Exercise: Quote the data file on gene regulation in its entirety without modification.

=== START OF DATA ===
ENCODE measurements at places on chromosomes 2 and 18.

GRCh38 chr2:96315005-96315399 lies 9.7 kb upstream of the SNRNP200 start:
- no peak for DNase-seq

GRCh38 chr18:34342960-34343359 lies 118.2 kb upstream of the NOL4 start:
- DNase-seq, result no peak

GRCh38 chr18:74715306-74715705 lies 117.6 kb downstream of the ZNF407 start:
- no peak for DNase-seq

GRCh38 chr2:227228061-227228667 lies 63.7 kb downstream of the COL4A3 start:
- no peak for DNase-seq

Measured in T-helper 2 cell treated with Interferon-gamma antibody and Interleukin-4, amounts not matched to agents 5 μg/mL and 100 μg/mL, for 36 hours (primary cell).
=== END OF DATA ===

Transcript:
ENCODE measurements at places on chromosomes 2 and 18.

GRCh38 chr2:96315005-96315399 lies 9.7 kb upstream of the SNRNP200 start:
- no peak for DNase-seq

GRCh38 chr18:34342960-34343359 lies 118.2 kb upstream of the NOL4 start:
- DNase-seq, result no peak

GRCh38 chr18:74715306-74715705 lies 117.6 kb downstream of the ZNF407 start:
- no peak for DNase-seq

GRCh38 chr2:227228061-227228667 lies 63.7 kb downstream of the COL4A3 start:
- no peak for DNase-seq

Measured in T-helper 2 cell treated with Interferon-gamma antibody and Interleukin-4, amounts not matched to agents 5 μg/mL and 100 μg/mL, for 36 hours (primary cell).